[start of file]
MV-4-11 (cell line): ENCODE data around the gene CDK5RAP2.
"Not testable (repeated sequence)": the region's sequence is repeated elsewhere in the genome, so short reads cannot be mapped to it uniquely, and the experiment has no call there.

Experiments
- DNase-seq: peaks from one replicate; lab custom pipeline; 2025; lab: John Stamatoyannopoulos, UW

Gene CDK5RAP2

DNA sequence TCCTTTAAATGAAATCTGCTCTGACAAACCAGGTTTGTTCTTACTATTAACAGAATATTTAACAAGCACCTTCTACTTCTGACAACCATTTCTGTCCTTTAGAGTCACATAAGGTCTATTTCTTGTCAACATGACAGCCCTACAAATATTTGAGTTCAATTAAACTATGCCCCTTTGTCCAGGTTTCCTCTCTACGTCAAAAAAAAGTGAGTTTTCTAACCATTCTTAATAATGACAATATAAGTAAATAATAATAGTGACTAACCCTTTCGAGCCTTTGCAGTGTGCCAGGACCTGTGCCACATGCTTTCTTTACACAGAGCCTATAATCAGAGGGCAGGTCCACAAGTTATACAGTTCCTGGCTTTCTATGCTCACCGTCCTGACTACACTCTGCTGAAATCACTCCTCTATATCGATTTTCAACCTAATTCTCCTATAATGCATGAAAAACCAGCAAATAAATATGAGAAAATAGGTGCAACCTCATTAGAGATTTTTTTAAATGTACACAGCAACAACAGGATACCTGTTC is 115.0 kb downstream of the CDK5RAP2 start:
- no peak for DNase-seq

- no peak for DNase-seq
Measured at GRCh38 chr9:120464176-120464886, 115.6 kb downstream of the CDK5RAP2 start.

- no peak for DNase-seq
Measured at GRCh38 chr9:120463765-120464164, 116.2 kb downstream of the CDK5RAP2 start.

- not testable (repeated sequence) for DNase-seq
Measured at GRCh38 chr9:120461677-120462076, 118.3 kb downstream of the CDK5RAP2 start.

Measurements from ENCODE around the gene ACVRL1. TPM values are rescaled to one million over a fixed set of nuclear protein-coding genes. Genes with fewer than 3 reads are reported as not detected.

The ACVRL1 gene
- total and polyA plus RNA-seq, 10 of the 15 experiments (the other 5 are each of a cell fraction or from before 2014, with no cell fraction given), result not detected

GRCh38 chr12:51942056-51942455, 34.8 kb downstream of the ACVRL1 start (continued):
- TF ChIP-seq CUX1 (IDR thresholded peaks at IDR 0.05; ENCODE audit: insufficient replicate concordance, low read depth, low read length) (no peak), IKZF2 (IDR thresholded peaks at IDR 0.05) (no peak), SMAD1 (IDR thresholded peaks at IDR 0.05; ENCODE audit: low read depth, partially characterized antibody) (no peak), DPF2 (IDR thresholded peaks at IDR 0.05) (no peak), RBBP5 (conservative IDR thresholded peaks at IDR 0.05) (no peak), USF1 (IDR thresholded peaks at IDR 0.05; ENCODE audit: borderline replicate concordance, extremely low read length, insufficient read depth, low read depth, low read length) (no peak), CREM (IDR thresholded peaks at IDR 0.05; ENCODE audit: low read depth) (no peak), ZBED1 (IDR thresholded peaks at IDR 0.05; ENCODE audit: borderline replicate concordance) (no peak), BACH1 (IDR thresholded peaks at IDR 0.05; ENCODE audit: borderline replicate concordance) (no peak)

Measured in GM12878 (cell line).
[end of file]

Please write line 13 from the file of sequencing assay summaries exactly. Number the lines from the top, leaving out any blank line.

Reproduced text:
Measured at GRCh38 chr9:120461677-120462076, 118.3 kb downstream of the CDK5RAP2 start.